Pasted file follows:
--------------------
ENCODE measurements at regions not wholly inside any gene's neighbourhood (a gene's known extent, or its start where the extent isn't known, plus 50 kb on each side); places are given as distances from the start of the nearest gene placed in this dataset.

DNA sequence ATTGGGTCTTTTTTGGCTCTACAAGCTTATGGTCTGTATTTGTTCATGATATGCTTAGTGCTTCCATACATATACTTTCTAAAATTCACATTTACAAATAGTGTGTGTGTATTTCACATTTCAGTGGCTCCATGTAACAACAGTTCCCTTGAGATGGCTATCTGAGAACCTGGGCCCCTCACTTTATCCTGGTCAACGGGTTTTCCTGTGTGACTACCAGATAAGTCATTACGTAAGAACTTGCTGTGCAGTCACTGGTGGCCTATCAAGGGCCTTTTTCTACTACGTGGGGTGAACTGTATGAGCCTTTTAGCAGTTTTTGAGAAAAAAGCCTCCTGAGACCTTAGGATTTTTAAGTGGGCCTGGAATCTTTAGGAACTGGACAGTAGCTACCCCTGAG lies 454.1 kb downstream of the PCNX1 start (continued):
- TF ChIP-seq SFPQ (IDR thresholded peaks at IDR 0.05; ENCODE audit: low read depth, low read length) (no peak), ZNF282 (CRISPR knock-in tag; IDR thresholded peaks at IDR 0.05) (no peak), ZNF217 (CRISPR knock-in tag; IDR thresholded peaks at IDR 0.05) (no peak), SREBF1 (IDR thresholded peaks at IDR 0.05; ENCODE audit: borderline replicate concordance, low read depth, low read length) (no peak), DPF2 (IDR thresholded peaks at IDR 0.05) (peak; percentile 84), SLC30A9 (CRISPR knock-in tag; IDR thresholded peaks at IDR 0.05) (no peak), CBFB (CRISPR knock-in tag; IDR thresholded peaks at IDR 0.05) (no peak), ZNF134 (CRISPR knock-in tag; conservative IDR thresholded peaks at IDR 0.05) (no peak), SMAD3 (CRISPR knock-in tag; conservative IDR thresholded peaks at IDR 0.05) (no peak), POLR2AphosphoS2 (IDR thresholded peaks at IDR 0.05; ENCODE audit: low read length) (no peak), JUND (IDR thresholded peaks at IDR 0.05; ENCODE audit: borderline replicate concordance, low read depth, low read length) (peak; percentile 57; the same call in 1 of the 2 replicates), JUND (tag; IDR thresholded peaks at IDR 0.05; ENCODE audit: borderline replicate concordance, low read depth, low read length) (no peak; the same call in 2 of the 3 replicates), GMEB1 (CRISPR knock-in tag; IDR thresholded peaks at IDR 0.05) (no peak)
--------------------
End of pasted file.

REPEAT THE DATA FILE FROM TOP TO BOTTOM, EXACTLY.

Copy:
ENCODE measurements at regions not wholly inside any gene's neighbourhood (a gene's known extent, or its start where the extent isn't known, plus 50 kb on each side); places are given as distances from the start of the nearest gene placed in this dataset.

DNA sequence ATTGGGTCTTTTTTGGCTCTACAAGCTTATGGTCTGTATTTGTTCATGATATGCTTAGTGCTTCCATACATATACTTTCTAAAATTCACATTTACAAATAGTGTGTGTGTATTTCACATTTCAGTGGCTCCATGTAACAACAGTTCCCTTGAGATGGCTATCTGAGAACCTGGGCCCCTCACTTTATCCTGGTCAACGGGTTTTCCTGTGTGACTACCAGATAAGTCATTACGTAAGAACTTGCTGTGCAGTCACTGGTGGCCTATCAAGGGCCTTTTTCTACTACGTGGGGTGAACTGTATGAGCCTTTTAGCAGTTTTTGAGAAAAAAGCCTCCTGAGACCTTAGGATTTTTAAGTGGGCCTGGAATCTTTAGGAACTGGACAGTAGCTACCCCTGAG lies 454.1 kb downstream of the PCNX1 start (continued):
- TF ChIP-seq SFPQ (IDR thresholded peaks at IDR 0.05; ENCODE audit: low read depth, low read length) (no peak), ZNF282 (CRISPR knock-in tag; IDR thresholded peaks at IDR 0.05) (no peak), ZNF217 (CRISPR knock-in tag; IDR thresholded peaks at IDR 0.05) (no peak), SREBF1 (IDR thresholded peaks at IDR 0.05; ENCODE audit: borderline replicate concordance, low read depth, low read length) (no peak), DPF2 (IDR thresholded peaks at IDR 0.05) (peak; percentile 84), SLC30A9 (CRISPR knock-in tag; IDR thresholded peaks at IDR 0.05) (no peak), CBFB (CRISPR knock-in tag; IDR thresholded peaks at IDR 0.05) (no peak), ZNF134 (CRISPR knock-in tag; conservative IDR thresholded peaks at IDR 0.05) (no peak), SMAD3 (CRISPR knock-in tag; conservative IDR thresholded peaks at IDR 0.05) (no peak), POLR2AphosphoS2 (IDR thresholded peaks at IDR 0.05; ENCODE audit: low read length) (no peak), JUND (IDR thresholded peaks at IDR 0.05; ENCODE audit: borderline replicate concordance, low read depth, low read length) (peak; percentile 57; the same call in 1 of the 2 replicates), JUND (tag; IDR thresholded peaks at IDR 0.05; ENCODE audit: borderline replicate concordance, low read depth, low read length) (no peak; the same call in 2 of the 3 replicates), GMEB1 (CRISPR knock-in tag; IDR thresholded peaks at IDR 0.05) (no peak)